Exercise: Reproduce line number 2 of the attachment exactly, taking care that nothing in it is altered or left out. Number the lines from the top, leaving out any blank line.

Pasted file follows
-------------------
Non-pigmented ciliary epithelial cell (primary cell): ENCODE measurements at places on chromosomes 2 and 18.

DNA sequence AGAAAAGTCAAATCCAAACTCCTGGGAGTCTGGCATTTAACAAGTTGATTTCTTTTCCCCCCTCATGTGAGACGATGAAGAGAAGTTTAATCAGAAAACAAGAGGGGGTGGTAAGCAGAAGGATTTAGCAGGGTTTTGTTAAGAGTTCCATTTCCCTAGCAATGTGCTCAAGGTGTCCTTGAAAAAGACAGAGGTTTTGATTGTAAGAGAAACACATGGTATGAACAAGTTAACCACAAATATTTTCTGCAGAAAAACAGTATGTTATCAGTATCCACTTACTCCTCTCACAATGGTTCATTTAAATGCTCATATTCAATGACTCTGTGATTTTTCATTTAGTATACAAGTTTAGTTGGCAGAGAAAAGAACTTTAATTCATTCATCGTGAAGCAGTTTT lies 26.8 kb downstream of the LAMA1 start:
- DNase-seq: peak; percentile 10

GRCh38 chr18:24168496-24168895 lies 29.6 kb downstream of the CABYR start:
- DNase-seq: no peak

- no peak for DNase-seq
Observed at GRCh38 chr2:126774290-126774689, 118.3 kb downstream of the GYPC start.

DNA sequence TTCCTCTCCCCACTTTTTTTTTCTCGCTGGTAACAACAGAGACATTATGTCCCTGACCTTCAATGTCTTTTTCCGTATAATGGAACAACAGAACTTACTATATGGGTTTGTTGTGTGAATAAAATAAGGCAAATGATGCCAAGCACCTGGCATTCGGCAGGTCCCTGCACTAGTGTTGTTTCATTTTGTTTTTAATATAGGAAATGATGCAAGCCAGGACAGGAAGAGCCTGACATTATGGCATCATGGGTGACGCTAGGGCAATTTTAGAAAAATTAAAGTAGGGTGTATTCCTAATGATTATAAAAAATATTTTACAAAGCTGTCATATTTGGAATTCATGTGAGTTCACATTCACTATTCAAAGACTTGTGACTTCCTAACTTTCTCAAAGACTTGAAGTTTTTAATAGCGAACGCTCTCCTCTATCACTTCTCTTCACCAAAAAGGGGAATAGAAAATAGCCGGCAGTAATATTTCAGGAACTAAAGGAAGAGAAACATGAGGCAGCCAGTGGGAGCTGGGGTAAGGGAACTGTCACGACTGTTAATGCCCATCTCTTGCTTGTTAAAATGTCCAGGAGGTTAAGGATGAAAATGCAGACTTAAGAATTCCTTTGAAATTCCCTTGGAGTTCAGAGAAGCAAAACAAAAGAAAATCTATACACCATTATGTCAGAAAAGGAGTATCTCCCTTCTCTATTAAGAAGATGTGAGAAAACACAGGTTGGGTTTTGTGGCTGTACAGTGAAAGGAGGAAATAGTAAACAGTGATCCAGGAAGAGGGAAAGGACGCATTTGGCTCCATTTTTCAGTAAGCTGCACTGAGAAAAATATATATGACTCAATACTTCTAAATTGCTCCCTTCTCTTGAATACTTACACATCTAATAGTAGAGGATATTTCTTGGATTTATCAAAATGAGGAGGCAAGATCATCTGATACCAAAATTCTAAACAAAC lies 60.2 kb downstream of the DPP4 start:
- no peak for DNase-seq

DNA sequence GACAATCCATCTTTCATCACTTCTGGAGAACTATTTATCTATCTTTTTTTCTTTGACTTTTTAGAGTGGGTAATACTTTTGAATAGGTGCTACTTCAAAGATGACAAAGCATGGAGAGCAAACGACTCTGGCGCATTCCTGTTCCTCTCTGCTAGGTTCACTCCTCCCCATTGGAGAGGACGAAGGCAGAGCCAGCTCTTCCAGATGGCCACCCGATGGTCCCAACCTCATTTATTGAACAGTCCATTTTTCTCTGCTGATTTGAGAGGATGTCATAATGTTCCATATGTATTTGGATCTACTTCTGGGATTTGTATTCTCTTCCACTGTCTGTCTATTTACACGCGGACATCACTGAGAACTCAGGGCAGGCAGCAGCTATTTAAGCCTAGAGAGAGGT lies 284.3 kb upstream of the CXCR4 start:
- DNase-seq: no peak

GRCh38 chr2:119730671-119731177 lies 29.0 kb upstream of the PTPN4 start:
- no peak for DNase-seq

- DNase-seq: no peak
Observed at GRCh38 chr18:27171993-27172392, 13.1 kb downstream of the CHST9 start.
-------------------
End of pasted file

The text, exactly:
DNA sequence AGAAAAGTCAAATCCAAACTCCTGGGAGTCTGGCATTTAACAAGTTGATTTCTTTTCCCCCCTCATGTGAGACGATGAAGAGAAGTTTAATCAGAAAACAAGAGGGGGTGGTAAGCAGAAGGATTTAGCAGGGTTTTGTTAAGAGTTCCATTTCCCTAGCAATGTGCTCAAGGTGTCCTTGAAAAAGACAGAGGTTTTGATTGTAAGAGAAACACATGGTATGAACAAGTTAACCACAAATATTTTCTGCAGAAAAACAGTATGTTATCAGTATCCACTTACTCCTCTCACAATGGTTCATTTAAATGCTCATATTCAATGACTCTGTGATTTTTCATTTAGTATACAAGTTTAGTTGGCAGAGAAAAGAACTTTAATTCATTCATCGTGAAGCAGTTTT lies 26.8 kb downstream of the LAMA1 start: